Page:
NHS England has decided to fund a life-changing treatment for certain individuals with periodic fever syndromes (PFS), a group of rare conditions characterised by fever, joint pains and swelling. Patients with PFS often experience inflammatory ‘flares’ involving chest or joint pains, headaches, mouth ulcers and skin rash.
On the occasion of World Rare Diseases Day on 29 February 2020, the NHS secured a deal with Novartis for using the immunomodulatory drug canakinumab to reduce the frequency of ‘flares’ in children and adults with PFS.
An estimated 168 individuals in England have PFS. Around 80 per cent of them would be eligible to receive canakinumab, including patients with familial Mediterranean fever, mevalonate kinase deficiency (hyperimmunoglobulinaemia D syndrome) and tumour necrosis factor receptor-associated periodic syndrome.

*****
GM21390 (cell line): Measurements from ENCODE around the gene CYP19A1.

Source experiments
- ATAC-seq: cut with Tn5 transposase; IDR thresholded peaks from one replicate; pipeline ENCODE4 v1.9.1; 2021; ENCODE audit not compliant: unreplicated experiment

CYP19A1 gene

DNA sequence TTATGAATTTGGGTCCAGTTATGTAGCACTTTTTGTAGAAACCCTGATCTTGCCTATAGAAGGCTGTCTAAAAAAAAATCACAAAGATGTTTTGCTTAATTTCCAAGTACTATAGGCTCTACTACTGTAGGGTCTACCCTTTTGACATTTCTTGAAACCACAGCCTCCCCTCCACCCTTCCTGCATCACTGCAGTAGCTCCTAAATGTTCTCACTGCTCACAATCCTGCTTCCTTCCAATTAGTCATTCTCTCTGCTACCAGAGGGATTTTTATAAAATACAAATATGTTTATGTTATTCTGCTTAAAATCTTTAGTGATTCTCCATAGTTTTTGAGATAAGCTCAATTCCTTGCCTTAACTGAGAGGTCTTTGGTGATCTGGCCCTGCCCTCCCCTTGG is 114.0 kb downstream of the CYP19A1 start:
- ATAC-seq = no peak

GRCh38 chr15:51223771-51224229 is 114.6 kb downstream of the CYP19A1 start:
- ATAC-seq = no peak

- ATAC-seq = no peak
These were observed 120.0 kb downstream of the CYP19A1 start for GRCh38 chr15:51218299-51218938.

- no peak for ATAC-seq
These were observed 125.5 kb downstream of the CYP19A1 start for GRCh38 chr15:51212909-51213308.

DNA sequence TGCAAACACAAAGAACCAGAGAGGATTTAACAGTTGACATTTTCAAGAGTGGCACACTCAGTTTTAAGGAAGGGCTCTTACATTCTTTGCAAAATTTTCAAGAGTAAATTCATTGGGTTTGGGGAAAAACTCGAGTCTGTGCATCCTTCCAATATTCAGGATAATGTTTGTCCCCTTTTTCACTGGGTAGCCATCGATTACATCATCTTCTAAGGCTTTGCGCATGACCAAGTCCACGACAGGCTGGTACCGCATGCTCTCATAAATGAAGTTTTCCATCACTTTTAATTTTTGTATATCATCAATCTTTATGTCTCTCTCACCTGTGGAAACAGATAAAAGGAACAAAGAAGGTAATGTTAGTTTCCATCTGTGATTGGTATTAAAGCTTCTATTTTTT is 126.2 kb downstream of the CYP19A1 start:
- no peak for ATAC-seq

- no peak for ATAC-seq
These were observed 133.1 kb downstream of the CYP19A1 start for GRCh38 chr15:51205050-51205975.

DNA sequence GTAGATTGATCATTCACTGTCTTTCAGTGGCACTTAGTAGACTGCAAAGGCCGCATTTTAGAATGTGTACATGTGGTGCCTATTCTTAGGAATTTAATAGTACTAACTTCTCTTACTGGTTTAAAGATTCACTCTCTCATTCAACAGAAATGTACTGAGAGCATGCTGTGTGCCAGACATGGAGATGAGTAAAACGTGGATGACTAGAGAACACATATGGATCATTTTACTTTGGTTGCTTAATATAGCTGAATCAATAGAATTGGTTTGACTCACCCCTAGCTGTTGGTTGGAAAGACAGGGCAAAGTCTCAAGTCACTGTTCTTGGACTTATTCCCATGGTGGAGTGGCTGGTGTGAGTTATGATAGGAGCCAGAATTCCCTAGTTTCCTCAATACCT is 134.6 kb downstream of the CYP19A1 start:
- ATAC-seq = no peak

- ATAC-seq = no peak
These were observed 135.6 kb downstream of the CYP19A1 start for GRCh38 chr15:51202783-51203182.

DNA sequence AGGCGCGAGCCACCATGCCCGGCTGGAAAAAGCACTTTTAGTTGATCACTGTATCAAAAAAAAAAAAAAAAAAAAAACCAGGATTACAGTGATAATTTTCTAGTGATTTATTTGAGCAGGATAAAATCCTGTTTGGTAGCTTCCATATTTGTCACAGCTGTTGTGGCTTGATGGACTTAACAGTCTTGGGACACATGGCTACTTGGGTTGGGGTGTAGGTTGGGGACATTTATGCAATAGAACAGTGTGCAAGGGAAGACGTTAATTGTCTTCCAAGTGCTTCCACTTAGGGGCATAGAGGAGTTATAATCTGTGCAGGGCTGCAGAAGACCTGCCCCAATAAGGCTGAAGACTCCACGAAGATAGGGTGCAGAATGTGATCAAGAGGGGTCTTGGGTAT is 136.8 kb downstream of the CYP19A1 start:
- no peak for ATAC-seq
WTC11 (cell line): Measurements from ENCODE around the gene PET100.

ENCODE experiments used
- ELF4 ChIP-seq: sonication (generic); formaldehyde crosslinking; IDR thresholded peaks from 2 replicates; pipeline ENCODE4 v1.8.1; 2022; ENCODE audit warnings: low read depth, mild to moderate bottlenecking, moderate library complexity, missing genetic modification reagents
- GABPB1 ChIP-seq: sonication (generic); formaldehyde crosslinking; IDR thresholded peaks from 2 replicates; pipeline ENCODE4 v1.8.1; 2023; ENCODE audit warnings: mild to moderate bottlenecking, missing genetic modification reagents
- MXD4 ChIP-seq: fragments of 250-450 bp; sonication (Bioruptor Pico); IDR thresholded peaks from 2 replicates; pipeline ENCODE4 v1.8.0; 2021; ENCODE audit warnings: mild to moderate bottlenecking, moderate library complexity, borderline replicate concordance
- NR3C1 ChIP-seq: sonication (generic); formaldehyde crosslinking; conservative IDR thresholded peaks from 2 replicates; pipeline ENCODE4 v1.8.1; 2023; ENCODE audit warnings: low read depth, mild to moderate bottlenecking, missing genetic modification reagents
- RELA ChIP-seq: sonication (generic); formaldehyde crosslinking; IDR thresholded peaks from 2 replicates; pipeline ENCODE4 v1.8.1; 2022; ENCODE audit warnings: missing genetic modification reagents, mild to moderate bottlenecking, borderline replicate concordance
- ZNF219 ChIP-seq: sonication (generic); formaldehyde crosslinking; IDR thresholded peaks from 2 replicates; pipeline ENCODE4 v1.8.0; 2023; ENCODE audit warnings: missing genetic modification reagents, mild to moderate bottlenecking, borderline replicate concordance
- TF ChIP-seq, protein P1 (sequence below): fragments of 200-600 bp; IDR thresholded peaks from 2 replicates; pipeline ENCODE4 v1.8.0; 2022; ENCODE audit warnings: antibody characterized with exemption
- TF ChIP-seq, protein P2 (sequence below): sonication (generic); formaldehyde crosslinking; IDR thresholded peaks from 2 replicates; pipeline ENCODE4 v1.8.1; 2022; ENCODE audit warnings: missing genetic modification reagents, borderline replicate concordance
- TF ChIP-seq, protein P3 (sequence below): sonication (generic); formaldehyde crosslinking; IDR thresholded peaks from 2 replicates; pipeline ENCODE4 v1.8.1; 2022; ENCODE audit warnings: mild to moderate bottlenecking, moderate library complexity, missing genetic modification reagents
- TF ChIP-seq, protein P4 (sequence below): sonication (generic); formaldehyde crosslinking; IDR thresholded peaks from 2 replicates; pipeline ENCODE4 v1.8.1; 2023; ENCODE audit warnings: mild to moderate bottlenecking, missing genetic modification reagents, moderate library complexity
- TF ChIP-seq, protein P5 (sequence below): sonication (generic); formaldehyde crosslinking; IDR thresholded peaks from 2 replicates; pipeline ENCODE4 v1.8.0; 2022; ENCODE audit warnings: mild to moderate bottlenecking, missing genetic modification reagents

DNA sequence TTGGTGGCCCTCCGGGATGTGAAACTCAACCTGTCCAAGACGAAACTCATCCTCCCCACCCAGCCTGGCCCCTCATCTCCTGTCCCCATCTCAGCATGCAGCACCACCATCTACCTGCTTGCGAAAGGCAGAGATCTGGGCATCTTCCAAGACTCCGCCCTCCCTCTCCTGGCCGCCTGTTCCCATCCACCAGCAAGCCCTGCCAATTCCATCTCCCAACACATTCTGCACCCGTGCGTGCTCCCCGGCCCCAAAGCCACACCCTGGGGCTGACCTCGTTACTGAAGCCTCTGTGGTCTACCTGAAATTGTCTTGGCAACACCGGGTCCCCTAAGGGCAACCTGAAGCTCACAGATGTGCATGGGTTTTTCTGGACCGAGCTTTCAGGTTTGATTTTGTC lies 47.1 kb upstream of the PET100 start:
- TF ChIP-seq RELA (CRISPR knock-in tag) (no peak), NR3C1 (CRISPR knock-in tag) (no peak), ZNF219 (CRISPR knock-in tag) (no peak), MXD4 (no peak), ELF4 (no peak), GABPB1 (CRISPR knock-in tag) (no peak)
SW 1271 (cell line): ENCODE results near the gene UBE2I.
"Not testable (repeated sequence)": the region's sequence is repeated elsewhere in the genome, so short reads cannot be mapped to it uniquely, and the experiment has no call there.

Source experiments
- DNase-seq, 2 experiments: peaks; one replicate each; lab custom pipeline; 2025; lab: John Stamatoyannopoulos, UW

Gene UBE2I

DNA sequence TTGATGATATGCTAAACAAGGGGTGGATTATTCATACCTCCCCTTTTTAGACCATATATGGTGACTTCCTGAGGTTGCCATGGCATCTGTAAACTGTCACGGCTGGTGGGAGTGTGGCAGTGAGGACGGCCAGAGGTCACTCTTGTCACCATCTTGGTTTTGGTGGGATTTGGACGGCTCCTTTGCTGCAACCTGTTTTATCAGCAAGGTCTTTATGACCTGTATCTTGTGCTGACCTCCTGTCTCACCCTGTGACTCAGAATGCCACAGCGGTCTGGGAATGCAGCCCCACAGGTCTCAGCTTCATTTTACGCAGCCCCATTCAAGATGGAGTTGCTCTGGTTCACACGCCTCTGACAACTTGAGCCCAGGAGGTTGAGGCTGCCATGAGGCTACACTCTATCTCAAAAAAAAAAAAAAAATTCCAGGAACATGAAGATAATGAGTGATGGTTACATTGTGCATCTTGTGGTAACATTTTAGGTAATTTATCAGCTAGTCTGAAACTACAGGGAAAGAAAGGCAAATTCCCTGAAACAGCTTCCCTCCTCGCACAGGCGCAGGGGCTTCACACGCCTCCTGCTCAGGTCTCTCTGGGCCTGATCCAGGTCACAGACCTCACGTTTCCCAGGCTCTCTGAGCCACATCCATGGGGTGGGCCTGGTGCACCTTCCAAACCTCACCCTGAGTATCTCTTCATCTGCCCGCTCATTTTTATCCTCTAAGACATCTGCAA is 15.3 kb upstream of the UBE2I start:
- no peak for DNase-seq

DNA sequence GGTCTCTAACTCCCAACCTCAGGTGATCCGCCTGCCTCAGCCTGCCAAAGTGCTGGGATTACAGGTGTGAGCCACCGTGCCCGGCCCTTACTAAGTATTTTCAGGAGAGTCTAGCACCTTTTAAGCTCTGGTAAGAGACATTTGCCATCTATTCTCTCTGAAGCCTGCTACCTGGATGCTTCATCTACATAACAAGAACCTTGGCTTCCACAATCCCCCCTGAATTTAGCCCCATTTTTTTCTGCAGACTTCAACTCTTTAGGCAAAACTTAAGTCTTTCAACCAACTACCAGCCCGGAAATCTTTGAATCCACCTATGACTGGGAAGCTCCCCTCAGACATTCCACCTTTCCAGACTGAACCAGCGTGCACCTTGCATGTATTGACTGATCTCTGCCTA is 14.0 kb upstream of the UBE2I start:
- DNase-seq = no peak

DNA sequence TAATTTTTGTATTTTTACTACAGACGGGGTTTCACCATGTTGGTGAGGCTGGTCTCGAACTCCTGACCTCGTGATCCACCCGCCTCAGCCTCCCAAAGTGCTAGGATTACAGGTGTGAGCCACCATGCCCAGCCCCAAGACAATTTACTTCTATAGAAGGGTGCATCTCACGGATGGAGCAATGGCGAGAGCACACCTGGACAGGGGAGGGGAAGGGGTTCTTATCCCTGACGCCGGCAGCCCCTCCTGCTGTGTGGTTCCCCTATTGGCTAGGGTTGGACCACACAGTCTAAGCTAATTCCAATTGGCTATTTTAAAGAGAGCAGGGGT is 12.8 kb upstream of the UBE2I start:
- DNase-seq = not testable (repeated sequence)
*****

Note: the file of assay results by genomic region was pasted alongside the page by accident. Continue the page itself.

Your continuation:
Current treatments for PFS include anti-inflammatory and immune-suppressing drugs which are not always effective and some are associated with unfavourable side effects such as weight gain, thinning of skin and bone and increased risk for diabetes and infections.
Sir Simon Stevens, chief executive of NHS England, said: "Some illnesses affect a small number in a big way, which is why the NHS is increasingly bringing innovative, specialised and targeted treatments to people who need them."